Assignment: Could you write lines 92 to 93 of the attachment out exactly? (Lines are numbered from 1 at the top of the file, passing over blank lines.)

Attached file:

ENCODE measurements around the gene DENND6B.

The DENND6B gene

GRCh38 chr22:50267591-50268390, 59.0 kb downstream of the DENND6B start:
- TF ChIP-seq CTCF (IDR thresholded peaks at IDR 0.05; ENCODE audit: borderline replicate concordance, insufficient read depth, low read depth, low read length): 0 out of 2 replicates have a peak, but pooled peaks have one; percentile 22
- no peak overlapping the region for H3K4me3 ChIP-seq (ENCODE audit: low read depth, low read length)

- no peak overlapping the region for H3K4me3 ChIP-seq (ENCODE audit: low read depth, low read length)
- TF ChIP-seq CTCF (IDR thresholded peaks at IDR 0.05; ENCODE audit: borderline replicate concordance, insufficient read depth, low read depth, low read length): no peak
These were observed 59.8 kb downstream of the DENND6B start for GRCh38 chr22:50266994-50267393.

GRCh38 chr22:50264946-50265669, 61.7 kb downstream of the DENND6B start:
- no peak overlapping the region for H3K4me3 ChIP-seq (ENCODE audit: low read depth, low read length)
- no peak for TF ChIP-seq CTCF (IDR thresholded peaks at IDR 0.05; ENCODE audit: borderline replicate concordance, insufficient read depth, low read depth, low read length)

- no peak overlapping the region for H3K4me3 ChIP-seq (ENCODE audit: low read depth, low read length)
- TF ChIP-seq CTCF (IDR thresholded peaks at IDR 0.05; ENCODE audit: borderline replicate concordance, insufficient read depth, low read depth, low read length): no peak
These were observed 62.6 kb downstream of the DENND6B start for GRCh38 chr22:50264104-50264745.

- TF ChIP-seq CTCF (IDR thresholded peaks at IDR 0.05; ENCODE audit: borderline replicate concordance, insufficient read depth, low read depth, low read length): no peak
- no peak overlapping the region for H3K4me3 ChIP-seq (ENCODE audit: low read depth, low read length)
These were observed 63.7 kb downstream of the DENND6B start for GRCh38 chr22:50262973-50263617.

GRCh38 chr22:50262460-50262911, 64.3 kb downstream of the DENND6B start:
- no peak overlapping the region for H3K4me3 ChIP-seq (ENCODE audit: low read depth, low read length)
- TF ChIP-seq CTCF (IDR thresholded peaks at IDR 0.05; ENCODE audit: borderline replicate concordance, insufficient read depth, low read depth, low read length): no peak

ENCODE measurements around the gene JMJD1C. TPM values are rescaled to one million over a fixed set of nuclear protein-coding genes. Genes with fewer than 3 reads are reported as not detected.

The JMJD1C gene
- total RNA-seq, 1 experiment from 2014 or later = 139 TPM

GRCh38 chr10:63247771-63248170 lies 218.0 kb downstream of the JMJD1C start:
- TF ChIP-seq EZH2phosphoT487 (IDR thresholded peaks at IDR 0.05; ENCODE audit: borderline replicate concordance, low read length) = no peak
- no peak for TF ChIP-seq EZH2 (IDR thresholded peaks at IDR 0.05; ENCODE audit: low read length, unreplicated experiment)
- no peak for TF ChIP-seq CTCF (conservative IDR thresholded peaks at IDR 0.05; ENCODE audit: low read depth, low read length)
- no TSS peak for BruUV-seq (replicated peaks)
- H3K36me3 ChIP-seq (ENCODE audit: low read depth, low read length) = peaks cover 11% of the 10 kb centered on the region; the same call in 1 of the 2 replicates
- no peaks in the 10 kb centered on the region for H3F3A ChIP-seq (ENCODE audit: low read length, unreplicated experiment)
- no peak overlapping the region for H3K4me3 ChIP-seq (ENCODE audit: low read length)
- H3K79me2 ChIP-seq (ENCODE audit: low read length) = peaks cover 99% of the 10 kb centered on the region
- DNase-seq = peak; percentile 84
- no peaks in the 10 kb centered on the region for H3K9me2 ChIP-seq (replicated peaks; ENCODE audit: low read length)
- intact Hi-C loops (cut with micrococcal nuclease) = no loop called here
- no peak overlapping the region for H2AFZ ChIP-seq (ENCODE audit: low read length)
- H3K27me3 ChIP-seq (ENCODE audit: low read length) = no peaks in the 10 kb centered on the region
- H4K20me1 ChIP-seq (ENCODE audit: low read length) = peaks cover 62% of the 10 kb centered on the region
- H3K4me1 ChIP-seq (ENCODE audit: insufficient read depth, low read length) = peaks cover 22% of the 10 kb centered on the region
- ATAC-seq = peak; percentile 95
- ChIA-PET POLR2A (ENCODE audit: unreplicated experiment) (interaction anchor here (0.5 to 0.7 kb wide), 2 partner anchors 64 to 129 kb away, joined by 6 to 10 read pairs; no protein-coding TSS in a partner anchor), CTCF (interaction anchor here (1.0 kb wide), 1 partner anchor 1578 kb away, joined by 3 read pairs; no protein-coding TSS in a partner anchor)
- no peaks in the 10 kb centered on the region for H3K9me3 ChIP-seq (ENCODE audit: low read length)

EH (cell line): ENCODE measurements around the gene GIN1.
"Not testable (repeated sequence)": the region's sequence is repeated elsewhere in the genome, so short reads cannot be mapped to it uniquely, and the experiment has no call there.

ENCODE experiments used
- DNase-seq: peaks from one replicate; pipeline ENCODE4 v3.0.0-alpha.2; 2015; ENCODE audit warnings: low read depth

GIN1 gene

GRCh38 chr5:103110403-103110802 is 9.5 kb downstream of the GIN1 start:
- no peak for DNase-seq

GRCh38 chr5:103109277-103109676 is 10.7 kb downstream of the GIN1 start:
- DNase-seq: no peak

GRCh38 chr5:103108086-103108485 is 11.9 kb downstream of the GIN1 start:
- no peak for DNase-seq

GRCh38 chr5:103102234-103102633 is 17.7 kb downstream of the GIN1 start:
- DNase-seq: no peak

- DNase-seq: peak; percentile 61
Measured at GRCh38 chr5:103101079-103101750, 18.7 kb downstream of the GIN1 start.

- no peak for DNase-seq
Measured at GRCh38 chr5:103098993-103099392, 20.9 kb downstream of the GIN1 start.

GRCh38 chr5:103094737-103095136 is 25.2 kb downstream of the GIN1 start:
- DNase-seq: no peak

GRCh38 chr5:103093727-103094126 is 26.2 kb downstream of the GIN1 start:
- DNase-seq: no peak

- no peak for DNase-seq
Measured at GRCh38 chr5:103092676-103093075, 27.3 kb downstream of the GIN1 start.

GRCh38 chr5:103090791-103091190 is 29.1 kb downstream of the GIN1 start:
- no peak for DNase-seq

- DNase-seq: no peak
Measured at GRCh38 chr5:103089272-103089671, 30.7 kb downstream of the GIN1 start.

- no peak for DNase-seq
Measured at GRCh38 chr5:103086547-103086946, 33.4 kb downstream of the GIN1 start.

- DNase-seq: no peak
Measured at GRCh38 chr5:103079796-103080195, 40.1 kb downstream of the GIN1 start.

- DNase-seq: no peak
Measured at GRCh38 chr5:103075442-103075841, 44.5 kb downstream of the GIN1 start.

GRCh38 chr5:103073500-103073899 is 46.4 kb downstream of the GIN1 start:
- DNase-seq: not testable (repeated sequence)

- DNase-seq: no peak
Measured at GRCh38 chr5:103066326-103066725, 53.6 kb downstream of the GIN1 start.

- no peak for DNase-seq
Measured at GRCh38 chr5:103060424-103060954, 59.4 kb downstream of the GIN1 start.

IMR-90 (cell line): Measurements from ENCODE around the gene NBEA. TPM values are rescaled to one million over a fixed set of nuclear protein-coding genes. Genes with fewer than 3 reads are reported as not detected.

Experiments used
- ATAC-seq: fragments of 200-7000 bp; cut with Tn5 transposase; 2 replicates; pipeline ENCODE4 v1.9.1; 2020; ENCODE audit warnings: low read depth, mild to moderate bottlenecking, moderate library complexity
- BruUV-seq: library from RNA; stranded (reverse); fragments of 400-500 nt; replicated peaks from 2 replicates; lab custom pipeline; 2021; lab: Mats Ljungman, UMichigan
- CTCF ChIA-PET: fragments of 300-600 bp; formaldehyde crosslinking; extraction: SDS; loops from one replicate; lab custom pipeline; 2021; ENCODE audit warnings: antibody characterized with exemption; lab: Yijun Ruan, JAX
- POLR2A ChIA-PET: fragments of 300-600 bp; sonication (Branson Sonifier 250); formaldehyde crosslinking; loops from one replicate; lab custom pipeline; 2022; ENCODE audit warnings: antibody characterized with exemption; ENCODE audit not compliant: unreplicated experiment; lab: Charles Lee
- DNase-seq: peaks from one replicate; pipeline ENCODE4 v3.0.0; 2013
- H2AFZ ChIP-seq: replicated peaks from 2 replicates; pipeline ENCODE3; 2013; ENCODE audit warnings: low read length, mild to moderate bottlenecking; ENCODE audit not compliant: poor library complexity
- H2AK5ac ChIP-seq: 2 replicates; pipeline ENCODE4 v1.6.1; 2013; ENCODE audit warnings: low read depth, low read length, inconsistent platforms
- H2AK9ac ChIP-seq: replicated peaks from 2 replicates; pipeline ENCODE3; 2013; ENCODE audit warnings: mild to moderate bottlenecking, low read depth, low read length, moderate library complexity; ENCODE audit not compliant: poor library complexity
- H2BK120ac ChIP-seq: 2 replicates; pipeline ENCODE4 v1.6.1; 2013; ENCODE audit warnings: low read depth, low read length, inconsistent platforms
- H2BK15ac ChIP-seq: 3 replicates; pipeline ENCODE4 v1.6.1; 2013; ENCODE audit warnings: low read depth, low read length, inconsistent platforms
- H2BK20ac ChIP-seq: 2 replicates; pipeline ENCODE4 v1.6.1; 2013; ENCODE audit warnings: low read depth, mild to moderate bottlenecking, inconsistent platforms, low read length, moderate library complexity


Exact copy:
- H2BK120ac ChIP-seq: 2 replicates; pipeline ENCODE4 v1.6.1; 2013; ENCODE audit warnings: low read depth, low read length, inconsistent platforms
- H2BK15ac ChIP-seq: 3 replicates; pipeline ENCODE4 v1.6.1; 2013; ENCODE audit warnings: low read depth, low read length, inconsistent platforms